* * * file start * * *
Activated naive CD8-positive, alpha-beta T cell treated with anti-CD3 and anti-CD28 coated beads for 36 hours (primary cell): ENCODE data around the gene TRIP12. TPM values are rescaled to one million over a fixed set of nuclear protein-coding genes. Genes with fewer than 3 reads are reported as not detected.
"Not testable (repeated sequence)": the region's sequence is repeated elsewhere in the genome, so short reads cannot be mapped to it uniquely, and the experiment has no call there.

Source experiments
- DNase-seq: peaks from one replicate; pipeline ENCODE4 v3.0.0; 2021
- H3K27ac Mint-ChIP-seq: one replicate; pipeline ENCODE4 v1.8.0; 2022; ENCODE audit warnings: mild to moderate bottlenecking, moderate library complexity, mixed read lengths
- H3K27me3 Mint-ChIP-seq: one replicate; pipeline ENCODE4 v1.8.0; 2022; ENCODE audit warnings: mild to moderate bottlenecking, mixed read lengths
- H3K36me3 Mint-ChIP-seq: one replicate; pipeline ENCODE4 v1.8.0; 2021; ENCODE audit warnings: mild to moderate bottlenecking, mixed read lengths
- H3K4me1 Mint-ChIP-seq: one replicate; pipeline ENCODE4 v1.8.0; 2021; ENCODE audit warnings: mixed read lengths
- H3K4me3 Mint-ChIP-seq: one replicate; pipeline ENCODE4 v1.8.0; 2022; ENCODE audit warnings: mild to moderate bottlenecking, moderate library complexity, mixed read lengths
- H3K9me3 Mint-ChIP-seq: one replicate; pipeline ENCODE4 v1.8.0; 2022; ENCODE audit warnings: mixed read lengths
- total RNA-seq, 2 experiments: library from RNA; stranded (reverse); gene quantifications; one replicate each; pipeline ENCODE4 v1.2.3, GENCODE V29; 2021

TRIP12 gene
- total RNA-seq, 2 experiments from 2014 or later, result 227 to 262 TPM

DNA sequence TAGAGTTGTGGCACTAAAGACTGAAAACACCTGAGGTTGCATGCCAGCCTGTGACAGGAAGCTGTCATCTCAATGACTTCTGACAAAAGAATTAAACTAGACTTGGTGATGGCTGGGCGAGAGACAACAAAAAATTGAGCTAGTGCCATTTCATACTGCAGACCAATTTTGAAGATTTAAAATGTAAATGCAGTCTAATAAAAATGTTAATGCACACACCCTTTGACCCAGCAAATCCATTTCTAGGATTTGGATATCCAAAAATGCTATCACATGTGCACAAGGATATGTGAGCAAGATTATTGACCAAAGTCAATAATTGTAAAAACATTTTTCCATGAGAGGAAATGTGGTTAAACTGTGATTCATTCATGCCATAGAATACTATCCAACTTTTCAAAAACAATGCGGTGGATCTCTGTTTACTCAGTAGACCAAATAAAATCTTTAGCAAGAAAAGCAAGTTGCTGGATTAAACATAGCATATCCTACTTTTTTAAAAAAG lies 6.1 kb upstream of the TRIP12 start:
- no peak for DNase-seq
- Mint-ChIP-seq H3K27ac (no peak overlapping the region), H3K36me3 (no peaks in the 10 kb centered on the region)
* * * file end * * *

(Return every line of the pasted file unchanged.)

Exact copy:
Activated naive CD8-positive, alpha-beta T cell treated with anti-CD3 and anti-CD28 coated beads for 36 hours (primary cell): ENCODE data around the gene TRIP12. TPM values are rescaled to one million over a fixed set of nuclear protein-coding genes. Genes with fewer than 3 reads are reported as not detected.
"Not testable (repeated sequence)": the region's sequence is repeated elsewhere in the genome, so short reads cannot be mapped to it uniquely, and the experiment has no call there.

Source experiments
- DNase-seq: peaks from one replicate; pipeline ENCODE4 v3.0.0; 2021
- H3K27ac Mint-ChIP-seq: one replicate; pipeline ENCODE4 v1.8.0; 2022; ENCODE audit warnings: mild to moderate bottlenecking, moderate library complexity, mixed read lengths
- H3K27me3 Mint-ChIP-seq: one replicate; pipeline ENCODE4 v1.8.0; 2022; ENCODE audit warnings: mild to moderate bottlenecking, mixed read lengths
- H3K36me3 Mint-ChIP-seq: one replicate; pipeline ENCODE4 v1.8.0; 2021; ENCODE audit warnings: mild to moderate bottlenecking, mixed read lengths
- H3K4me1 Mint-ChIP-seq: one replicate; pipeline ENCODE4 v1.8.0; 2021; ENCODE audit warnings: mixed read lengths
- H3K4me3 Mint-ChIP-seq: one replicate; pipeline ENCODE4 v1.8.0; 2022; ENCODE audit warnings: mild to moderate bottlenecking, moderate library complexity, mixed read lengths
- H3K9me3 Mint-ChIP-seq: one replicate; pipeline ENCODE4 v1.8.0; 2022; ENCODE audit warnings: mixed read lengths
- total RNA-seq, 2 experiments: library from RNA; stranded (reverse); gene quantifications; one replicate each; pipeline ENCODE4 v1.2.3, GENCODE V29; 2021

TRIP12 gene
- total RNA-seq, 2 experiments from 2014 or later, result 227 to 262 TPM

DNA sequence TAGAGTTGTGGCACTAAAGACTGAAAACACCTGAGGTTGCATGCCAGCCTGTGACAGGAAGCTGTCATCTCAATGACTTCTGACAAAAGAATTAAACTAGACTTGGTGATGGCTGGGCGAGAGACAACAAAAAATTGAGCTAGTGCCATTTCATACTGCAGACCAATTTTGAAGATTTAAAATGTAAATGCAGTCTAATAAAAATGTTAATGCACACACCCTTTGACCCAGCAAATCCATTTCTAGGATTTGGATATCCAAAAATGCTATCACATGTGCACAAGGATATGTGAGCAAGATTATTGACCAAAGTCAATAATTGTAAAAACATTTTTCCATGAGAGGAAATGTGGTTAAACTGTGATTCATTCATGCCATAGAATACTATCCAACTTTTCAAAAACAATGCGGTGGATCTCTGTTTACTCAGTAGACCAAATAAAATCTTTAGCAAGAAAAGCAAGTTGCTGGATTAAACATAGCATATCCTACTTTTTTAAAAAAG lies 6.1 kb upstream of the TRIP12 start:
- no peak for DNase-seq
- Mint-ChIP-seq H3K27ac (no peak overlapping the region), H3K36me3 (no peaks in the 10 kb centered on the region)